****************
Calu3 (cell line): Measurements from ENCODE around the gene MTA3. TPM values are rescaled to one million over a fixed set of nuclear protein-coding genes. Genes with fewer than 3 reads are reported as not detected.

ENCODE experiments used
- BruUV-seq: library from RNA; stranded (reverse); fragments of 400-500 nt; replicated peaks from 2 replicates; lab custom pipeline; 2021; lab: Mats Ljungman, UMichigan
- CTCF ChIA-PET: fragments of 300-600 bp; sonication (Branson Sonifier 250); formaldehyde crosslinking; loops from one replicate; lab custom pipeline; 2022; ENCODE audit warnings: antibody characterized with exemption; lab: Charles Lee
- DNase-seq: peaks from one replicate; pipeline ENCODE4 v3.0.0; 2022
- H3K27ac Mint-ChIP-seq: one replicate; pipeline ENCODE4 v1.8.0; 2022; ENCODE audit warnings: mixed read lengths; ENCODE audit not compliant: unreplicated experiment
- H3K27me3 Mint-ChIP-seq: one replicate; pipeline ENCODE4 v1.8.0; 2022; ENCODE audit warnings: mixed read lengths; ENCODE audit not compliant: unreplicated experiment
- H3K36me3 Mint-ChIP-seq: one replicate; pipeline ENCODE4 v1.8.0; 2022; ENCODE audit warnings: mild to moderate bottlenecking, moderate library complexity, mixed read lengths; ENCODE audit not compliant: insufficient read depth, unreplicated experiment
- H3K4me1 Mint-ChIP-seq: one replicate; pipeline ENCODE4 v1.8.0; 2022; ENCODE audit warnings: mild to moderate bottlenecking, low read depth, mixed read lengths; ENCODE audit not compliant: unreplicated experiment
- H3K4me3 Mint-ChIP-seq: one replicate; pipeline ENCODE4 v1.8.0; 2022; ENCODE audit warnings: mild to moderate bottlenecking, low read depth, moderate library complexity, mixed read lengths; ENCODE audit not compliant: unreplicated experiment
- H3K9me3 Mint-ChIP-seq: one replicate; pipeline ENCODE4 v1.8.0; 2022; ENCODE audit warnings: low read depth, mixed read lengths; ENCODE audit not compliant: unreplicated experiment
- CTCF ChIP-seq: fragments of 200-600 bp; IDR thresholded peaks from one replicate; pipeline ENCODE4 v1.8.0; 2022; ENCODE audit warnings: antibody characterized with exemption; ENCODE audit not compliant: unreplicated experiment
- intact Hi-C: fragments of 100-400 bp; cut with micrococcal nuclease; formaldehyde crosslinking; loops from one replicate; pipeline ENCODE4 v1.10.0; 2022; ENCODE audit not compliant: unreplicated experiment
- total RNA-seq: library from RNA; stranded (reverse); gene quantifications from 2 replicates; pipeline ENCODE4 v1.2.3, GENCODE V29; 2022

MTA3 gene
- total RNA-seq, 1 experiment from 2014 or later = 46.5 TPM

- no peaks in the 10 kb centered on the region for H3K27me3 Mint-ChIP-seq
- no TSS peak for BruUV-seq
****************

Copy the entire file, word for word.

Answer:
Calu3 (cell line): Measurements from ENCODE around the gene MTA3. TPM values are rescaled to one million over a fixed set of nuclear protein-coding genes. Genes with fewer than 3 reads are reported as not detected.

ENCODE experiments used
- BruUV-seq: library from RNA; stranded (reverse); fragments of 400-500 nt; replicated peaks from 2 replicates; lab custom pipeline; 2021; lab: Mats Ljungman, UMichigan
- CTCF ChIA-PET: fragments of 300-600 bp; sonication (Branson Sonifier 250); formaldehyde crosslinking; loops from one replicate; lab custom pipeline; 2022; ENCODE audit warnings: antibody characterized with exemption; lab: Charles Lee
- DNase-seq: peaks from one replicate; pipeline ENCODE4 v3.0.0; 2022
- H3K27ac Mint-ChIP-seq: one replicate; pipeline ENCODE4 v1.8.0; 2022; ENCODE audit warnings: mixed read lengths; ENCODE audit not compliant: unreplicated experiment
- H3K27me3 Mint-ChIP-seq: one replicate; pipeline ENCODE4 v1.8.0; 2022; ENCODE audit warnings: mixed read lengths; ENCODE audit not compliant: unreplicated experiment
- H3K36me3 Mint-ChIP-seq: one replicate; pipeline ENCODE4 v1.8.0; 2022; ENCODE audit warnings: mild to moderate bottlenecking, moderate library complexity, mixed read lengths; ENCODE audit not compliant: insufficient read depth, unreplicated experiment
- H3K4me1 Mint-ChIP-seq: one replicate; pipeline ENCODE4 v1.8.0; 2022; ENCODE audit warnings: mild to moderate bottlenecking, low read depth, mixed read lengths; ENCODE audit not compliant: unreplicated experiment
- H3K4me3 Mint-ChIP-seq: one replicate; pipeline ENCODE4 v1.8.0; 2022; ENCODE audit warnings: mild to moderate bottlenecking, low read depth, moderate library complexity, mixed read lengths; ENCODE audit not compliant: unreplicated experiment
- H3K9me3 Mint-ChIP-seq: one replicate; pipeline ENCODE4 v1.8.0; 2022; ENCODE audit warnings: low read depth, mixed read lengths; ENCODE audit not compliant: unreplicated experiment
- CTCF ChIP-seq: fragments of 200-600 bp; IDR thresholded peaks from one replicate; pipeline ENCODE4 v1.8.0; 2022; ENCODE audit warnings: antibody characterized with exemption; ENCODE audit not compliant: unreplicated experiment
- intact Hi-C: fragments of 100-400 bp; cut with micrococcal nuclease; formaldehyde crosslinking; loops from one replicate; pipeline ENCODE4 v1.10.0; 2022; ENCODE audit not compliant: unreplicated experiment
- total RNA-seq: library from RNA; stranded (reverse); gene quantifications from 2 replicates; pipeline ENCODE4 v1.2.3, GENCODE V29; 2022

MTA3 gene
- total RNA-seq, 1 experiment from 2014 or later = 46.5 TPM

- no peaks in the 10 kb centered on the region for H3K27me3 Mint-ChIP-seq
- no TSS peak for BruUV-seq